100% blue agave tequila margaritas

Slowly, he made a few operational changes, He improved the quality of ingredients, adding freshly made tortillas, and premium, fresh squeezed lime juice to 100% blue agave tequila margaritas.  Previous owner, Rosemary Garbett claimed that Los Tios served the first frozen margaritas in Houston. The menu still features its signature mesquite-grilled fajitas, enchiladas, tacos, nachos, tamales, burritos, quesadillas and the world famous puffy queso (a hallmark identifier of a true Tex-Mex restaurant).

Tortilla Soup

Presentation of the Tortilla Soup has changed over the years... but not the ingredients, nor the taste.

And LARD! Lardy, lardy... a genuine Tex-Mex restaurant, like Los Tios, can also be identified by the unique flavor imparted by lard in many of its offerings.

Anniversary Nachos

We all expected to be in at 7:00 and out at 8:30... but the focus of our group became a discussion of the Tex-Mex dining genre, with constant illustrations provided by plates ("hot plate... don't touch!") of familiar old Tex-Mex standards and we didn't break out until around 10:00 p.m.!

Los Tios long-time employees

We were introduced to those who Adair feels are responsible for the success of Los Tios... such as long-time loyal employee-family members like Juanita (35 years), Jose (26 years), Johnny (24 years), Martha (23 years), Tino (21 years) and Veronica (16 years) and the consistency they bring to the kitchen and the "front of the house".

Gloriously updated Sopapillas

Creamy Flan

Desserts are colorful and authentic. Sopapillas and Flan and Tres Leches are offered as the finale!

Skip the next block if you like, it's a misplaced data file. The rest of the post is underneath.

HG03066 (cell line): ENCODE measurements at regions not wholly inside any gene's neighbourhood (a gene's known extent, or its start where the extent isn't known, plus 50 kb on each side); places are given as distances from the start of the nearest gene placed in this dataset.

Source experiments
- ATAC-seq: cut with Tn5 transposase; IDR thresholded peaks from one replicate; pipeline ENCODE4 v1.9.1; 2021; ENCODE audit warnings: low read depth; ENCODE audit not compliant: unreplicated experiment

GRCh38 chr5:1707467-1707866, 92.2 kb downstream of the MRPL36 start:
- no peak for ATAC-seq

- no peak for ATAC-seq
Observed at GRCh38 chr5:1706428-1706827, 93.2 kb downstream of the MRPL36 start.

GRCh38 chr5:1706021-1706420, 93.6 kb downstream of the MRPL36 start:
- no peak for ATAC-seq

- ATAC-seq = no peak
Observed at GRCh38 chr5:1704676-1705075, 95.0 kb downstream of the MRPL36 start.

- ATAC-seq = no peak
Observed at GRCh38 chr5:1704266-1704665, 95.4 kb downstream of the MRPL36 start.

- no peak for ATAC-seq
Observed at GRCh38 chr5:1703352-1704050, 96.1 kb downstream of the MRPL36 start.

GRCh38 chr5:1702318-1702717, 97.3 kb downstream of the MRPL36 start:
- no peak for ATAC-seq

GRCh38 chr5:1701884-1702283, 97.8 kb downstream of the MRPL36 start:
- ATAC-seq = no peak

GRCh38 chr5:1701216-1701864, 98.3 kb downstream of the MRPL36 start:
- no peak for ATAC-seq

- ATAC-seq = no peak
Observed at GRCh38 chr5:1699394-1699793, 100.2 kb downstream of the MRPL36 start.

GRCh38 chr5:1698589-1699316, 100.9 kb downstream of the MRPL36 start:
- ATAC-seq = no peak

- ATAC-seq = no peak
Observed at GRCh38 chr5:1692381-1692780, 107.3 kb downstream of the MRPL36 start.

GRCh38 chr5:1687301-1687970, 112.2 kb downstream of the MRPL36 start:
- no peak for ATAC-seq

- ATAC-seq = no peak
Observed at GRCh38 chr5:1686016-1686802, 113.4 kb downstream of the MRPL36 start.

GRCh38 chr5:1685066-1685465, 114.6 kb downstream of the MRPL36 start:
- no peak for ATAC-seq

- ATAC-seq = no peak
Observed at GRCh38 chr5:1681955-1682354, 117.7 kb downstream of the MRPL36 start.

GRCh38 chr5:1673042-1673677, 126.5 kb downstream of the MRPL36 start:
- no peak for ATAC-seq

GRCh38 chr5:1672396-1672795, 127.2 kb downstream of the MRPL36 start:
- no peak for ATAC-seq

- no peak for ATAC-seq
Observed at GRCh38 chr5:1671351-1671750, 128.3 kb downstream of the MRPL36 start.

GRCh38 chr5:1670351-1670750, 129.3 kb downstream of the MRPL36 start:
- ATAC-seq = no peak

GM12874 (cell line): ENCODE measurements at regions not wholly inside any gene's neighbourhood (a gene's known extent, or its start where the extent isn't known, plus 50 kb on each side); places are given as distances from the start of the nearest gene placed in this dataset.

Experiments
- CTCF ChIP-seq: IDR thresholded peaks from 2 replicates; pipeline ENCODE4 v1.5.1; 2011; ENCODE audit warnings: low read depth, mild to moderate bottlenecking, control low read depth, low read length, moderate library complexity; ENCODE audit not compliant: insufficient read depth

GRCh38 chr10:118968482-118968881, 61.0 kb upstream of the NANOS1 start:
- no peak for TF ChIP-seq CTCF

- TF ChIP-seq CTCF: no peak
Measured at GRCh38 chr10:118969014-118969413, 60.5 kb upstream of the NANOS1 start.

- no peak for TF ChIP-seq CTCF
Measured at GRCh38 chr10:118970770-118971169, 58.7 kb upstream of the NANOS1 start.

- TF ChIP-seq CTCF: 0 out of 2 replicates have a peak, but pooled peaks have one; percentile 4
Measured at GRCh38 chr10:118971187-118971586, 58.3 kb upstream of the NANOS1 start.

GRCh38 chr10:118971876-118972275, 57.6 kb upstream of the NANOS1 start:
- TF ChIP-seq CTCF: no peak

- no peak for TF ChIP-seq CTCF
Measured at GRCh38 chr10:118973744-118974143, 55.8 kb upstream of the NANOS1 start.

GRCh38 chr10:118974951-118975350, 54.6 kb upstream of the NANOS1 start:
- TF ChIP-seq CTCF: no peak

Los Tios' signature house-made pralines

As one who has eaten at Tex-Mex restaurants since his childhood, I always looked forward to the bill being handed to my father when we were in Raymondville, Harlingen or Brownsville. That was where the main course was handed to us... the Tex-Mex pralines! By the way, here in Texas, they are pronounced "pray-leens"... NOT "prah-leens". Los Tios makes them in-house and they don't disappoint at meal's-end.

·         Memorial: 14006 Memorial; Houston, TX 77079; Phone: (281) 493-4700
·         Beechnut: 4840 Beechnut: Houston, TX 77096; Phone: (713) 660-6244
·         Sugar Land: 3308 Highway 6 South; Sugar Land, TX 77478; Phone: (281) 980-1313
·         Westheimer: 9527 Westheimer; Houston, TX 77063; Phone: (713) 784-0380

Tuesday, October 7, 2014

Here Are the Ten Most-Common Examples of Poor Table Manners!

Poor table manners are the rule... not the exception!

As one who dines out at least 5-6 times a week, as well as one whose parents knocked him on the head with the handle of a butter knife for any infraction at the table (That's poor manners in itself, isn’t it?), I have observed that poor table manners are the RULE… not the exception in Houston (and everywhere else, for that matter). If you don’t care about these things, then skip this article, as you probably hit 10 wrong out of 10 anyway. Who am I to point out your poor table manners? Well, someone needed to, (if you care) unless you do 10 out of 10 correctly.